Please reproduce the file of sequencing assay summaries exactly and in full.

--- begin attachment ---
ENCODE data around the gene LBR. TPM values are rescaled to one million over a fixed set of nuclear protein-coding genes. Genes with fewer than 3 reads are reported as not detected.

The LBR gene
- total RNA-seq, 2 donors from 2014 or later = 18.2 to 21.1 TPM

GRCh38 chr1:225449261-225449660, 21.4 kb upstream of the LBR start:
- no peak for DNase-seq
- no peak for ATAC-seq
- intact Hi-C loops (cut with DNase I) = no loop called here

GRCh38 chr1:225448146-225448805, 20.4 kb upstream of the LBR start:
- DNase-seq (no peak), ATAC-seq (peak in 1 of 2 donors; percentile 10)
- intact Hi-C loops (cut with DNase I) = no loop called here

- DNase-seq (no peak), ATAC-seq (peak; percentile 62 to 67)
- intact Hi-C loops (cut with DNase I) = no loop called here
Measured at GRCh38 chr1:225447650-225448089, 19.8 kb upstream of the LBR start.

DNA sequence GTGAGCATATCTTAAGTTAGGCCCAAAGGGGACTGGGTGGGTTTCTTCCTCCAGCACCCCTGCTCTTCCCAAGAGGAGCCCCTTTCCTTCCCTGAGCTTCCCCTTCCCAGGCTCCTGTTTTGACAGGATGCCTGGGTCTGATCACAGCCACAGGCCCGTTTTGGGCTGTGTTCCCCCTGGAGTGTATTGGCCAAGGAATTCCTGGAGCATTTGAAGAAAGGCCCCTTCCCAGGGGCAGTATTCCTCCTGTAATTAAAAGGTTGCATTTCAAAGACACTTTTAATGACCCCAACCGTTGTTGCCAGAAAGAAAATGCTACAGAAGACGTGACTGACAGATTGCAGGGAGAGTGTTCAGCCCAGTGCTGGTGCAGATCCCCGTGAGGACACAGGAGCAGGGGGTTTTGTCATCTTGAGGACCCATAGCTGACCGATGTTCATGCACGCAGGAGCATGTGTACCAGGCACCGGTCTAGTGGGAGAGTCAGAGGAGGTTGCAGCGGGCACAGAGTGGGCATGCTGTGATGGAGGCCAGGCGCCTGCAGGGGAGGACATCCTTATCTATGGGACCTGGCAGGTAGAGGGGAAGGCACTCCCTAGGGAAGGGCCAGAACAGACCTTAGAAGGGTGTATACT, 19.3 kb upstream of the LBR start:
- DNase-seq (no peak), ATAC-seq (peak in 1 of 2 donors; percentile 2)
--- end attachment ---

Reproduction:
ENCODE data around the gene LBR. TPM values are rescaled to one million over a fixed set of nuclear protein-coding genes. Genes with fewer than 3 reads are reported as not detected.

The LBR gene
- total RNA-seq, 2 donors from 2014 or later = 18.2 to 21.1 TPM

GRCh38 chr1:225449261-225449660, 21.4 kb upstream of the LBR start:
- no peak for DNase-seq
- no peak for ATAC-seq
- intact Hi-C loops (cut with DNase I) = no loop called here

GRCh38 chr1:225448146-225448805, 20.4 kb upstream of the LBR start:
- DNase-seq (no peak), ATAC-seq (peak in 1 of 2 donors; percentile 10)
- intact Hi-C loops (cut with DNase I) = no loop called here

- DNase-seq (no peak), ATAC-seq (peak; percentile 62 to 67)
- intact Hi-C loops (cut with DNase I) = no loop called here
Measured at GRCh38 chr1:225447650-225448089, 19.8 kb upstream of the LBR start.

DNA sequence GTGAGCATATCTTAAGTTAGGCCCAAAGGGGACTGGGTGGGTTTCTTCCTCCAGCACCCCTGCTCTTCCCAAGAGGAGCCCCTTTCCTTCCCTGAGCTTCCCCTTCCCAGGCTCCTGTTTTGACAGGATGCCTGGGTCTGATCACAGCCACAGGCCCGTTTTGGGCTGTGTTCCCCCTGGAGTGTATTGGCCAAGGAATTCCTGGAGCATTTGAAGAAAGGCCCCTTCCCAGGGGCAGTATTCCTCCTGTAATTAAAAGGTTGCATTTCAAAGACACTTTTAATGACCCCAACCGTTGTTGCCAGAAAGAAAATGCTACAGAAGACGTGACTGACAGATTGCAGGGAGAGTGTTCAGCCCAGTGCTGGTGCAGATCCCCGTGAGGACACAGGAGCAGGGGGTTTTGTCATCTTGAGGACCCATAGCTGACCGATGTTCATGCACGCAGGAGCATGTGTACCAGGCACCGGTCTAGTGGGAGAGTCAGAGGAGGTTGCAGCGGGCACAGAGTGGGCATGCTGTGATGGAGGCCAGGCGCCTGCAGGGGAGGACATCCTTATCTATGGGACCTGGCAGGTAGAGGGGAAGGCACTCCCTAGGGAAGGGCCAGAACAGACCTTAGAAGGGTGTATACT, 19.3 kb upstream of the LBR start:
- DNase-seq (no peak), ATAC-seq (peak in 1 of 2 donors; percentile 2)